Shale Play: Poems and Photographs from the Fracking Fields
In Shale Play, acclaimed poet Julia Spicher Kasdorf and award-winning documentary photographer Steven Rubin explore the small towns, farms, and forests of Appalachian Pennsylvania to gather the stories of these places and the working people who inhabit them.
In the parlance of the oil and gas industry, “shale play” refers to a region exploited for its natural gas by means of hydraulic fracturing and horizontal drilling—transient industrial processes that often occur far from the populations that benefit from them. Amid polarized claims about fracking and pressure to develop these areas around the world, this project gathers evidence from everyday life in the Marcellus Shale Play. Kasdorf and Rubin follow in the footsteps of the documentarians of the 1930s, such as the artists and writers of the Works Progress Administration, taking a deliberate and thoughtful approach to gather the stories of workers on pipelines and well pads, landowners and leaseholders, waitresses, ministers, farmers, retired miners, teachers, and neighbors. The resulting collage of vivid oral and pictorial testimony reveals the natural beauty of rural places as well as the disturbance and spectacle fracking creates.
A passionate work of witness, Shale Play invites the reader to look beyond the easy caricatures of the white working class to create an urgent, authentic representation of a sacrifice zone that fuels America.
About the Author
Julia Spicher Kasdorf grew up in Westmoreland, Pennsylvania. She is Professor of English and Women’s, Gender, and Sexuality Studies at Penn State University.
Steven Rubin is Associate Professor of Art, specializing in photography, at Penn State University.
- Series: Keystone Books
- Hardcover: 144 pages
- Publisher: Penn State University Press; 1 edition (July 20, 2018)
- Language: English
- ISBN-10: 9780271080932
- ISBN-13: 978-0271080932
- ASIN: 0271080930
- Product Dimensions: 10 x 9 x 9 inches
- Shipping Weight: 2 pounds
Buy Shale Play: Poems and Photographs from the Fracking Fields here:
“A collage of voices, drawing in the testimonies of activists, residents, industry lawyers, and workers. Kasdorf explores the nuances and tensions of her home state without allowing any one perspective to dominate.”
—Rosa Furneaux, Mother Jones
“The long sleep of the Appalachians has been dramatically interrupted by the sudden discovery of the Marcellus Shale. This book helps us see and understand what that has meant for the region. It’s a classic tale, with echoes of the region’s past—and deep implications for the planet’s future.”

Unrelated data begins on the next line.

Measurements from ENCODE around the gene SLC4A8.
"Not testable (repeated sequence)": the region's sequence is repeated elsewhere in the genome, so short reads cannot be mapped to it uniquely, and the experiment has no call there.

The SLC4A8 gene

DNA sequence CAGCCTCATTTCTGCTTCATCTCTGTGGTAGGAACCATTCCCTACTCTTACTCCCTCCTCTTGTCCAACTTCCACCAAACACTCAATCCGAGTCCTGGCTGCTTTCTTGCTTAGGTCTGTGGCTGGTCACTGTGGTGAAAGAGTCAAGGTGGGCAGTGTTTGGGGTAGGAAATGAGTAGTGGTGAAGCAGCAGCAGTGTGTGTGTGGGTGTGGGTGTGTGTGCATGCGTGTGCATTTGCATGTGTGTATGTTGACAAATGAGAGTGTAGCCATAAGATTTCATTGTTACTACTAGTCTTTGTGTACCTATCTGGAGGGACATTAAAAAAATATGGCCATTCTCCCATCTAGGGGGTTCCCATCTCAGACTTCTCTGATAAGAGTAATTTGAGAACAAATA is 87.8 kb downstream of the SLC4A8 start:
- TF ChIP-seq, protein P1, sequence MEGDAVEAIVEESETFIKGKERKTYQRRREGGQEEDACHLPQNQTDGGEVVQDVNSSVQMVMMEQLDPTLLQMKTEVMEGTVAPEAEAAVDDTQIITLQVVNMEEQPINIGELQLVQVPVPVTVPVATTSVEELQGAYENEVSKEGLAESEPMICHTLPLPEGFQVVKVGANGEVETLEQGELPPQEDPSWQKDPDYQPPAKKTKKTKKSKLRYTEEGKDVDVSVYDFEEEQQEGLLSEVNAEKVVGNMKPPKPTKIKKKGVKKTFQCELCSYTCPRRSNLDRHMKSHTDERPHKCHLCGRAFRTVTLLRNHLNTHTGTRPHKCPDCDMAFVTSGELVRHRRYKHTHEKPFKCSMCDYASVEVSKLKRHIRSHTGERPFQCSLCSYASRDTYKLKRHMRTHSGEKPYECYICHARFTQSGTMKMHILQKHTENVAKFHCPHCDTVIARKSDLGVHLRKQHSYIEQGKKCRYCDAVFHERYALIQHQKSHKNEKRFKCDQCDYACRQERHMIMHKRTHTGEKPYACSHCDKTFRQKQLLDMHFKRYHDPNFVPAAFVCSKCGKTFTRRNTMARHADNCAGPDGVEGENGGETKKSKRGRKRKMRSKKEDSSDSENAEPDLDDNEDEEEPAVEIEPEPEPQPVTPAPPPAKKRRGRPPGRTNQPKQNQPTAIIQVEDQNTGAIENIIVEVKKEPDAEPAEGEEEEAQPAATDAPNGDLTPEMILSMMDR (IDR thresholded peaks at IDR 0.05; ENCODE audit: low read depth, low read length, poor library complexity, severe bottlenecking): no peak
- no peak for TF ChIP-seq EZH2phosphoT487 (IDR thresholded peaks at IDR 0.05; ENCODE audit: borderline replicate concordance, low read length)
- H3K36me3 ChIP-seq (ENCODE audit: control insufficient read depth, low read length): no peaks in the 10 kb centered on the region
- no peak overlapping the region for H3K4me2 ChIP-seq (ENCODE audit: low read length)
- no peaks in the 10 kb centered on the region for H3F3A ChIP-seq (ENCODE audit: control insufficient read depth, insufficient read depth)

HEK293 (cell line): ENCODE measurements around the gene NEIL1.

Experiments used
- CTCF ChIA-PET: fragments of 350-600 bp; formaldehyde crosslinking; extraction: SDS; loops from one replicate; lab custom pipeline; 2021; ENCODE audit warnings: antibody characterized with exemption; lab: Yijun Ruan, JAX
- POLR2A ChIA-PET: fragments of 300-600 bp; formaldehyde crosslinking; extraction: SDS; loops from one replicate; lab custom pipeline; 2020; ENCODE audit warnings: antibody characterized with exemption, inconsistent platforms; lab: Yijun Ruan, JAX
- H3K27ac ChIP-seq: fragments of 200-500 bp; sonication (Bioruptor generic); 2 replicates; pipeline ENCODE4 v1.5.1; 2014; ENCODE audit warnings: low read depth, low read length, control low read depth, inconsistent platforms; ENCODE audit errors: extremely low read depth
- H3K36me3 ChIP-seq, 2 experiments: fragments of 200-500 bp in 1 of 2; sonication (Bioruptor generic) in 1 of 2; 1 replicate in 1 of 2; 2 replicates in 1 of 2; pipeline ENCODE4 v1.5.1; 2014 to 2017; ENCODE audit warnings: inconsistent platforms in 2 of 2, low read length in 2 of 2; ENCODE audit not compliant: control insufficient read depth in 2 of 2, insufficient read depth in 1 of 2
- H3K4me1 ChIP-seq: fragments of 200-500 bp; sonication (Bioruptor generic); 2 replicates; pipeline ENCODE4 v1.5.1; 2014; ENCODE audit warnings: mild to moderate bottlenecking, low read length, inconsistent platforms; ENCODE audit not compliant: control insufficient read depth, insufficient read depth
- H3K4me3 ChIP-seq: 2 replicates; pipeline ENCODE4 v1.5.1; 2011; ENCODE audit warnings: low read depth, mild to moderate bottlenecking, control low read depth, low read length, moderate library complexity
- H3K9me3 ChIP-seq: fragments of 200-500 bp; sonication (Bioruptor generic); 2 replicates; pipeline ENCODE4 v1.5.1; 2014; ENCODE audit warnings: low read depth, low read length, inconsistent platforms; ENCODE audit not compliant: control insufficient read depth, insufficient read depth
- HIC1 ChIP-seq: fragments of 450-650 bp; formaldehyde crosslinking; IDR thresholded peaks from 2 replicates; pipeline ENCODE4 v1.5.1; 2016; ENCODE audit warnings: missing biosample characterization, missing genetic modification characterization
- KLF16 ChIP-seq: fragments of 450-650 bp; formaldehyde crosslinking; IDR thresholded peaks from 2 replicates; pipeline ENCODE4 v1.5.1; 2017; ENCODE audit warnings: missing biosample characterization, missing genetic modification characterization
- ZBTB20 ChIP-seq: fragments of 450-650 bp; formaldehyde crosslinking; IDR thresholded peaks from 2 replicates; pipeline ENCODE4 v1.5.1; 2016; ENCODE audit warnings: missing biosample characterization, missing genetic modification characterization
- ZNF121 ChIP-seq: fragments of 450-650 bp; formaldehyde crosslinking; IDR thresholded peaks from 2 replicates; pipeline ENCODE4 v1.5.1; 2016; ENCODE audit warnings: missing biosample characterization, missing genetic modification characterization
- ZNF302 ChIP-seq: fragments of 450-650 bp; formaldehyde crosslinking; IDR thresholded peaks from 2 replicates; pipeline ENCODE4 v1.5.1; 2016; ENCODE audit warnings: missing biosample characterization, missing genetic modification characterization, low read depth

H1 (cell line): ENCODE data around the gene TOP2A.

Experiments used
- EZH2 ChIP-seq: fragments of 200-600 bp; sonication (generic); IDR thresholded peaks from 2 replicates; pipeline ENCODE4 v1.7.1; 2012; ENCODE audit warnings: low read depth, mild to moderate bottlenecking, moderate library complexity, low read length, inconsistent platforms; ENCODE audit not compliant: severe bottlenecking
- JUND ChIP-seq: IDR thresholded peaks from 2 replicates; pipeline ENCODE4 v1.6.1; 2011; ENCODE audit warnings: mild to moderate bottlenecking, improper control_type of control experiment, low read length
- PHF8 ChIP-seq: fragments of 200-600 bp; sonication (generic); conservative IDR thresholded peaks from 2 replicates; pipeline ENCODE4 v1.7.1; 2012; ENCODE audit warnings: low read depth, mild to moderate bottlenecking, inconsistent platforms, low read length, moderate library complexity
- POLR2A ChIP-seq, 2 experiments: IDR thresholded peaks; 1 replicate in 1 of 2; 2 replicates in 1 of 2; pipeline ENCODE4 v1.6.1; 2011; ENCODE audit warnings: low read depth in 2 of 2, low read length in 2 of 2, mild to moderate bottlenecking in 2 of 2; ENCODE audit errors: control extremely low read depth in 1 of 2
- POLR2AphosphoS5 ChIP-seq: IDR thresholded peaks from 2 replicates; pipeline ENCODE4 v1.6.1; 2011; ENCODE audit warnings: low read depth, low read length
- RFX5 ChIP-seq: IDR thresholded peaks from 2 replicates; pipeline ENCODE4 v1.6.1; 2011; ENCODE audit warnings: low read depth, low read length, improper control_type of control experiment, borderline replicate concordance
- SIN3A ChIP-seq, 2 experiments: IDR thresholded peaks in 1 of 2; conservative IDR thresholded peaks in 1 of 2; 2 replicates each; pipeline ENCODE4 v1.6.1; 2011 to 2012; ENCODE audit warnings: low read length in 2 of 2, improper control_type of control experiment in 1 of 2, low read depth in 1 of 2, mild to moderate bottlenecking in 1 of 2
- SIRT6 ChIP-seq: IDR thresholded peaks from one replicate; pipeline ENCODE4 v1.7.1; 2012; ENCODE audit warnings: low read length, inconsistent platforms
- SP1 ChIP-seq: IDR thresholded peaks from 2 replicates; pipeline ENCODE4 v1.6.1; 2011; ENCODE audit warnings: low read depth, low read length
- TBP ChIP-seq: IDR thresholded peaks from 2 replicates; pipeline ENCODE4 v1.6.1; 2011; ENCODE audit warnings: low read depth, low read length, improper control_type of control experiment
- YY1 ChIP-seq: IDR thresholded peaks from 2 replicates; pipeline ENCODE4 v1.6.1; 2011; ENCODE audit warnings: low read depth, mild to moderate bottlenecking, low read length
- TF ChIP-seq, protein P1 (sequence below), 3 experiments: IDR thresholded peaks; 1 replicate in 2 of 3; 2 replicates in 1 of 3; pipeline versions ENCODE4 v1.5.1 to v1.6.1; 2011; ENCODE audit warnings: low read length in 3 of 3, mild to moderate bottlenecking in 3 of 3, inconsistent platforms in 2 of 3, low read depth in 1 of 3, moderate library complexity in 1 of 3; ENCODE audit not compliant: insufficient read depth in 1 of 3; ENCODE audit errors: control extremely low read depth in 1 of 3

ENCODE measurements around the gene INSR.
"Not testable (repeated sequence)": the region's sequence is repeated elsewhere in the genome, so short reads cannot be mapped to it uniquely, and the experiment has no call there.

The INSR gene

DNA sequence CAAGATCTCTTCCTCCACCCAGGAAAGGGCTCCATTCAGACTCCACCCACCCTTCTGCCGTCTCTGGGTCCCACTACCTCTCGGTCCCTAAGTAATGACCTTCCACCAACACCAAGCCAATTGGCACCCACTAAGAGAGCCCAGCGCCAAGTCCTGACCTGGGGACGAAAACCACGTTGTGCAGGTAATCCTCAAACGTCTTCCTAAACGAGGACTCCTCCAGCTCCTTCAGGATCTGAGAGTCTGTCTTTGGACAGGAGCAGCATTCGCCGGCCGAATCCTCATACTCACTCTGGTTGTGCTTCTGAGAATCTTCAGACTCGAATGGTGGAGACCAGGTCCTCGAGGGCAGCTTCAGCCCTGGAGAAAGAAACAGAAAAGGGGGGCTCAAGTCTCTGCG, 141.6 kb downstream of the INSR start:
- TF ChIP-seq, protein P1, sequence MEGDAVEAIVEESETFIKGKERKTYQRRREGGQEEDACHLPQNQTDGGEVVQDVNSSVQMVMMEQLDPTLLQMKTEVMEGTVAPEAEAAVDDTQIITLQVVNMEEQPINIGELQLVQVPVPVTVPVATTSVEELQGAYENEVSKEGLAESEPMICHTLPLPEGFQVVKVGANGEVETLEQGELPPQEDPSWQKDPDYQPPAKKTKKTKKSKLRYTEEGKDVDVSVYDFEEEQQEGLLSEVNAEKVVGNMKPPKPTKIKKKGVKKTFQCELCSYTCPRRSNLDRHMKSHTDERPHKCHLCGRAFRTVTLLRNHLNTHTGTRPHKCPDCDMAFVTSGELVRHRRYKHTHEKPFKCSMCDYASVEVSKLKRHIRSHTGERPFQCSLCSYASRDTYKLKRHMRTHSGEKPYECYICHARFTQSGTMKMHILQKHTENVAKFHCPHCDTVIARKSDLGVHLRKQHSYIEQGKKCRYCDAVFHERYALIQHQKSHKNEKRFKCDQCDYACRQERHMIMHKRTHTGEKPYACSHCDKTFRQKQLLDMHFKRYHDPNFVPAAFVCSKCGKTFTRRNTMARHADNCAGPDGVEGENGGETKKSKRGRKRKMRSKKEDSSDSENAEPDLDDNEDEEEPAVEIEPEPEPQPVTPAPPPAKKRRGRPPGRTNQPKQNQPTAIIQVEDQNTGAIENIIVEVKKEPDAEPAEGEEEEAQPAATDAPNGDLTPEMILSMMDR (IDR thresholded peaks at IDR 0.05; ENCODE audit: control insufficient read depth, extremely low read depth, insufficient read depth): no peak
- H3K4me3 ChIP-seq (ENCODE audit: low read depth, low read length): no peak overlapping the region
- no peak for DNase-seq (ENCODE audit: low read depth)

—Bill McKibben, author of The End of Nature
—Alison Hawthorne Deming, author of Stairway to Heaven: Poems
“For nearly fifty years, my wife and I have lived in Armstrong County, Pennsylvania, a beautiful place but one with few well-paying jobs. Combine that scarcity of jobs with fracking and a gerrymandered state legislature in the pocket of extractive industries (Pennsylvania, for example, has been the only state without an extraction tax for gas). That’s the situation described by Kasdorf and Rubin in Shale Play, a powerful book about not just central Pennsylvania but much of Appalachia.”
—Ed Ochester, editor of the Pitt Poetry Series
“Shale Play” maps the forgotten rural or small-town sites that the fracking industry wants to keep secret from Pennsylvanians. The secrecy maintains the industry’s strength. It hides the harm to persons and environments that is demanded by imperious profit-taking. But what the profits make inaudible and invisible is forcibly countered by Julia Spicher Kasdorf’s words and Steven Rubin’s photographs. To be sure, the authors solicit the pros as well as the cons of the fracking story. Kasdorf interviews representatives of both sides; and, because she is a poet, she intensifies all her witnesses’ views by rendering them in subtle verse. But the result of her artful even-handedness, and of Rubin’s visual documentation, is an unequivocal register of fracking’s damaging results. The results of course aren’t important only to Pennsylvanians. This noble book about “the economy” is more important than all the vaunting tweets we get from “government.”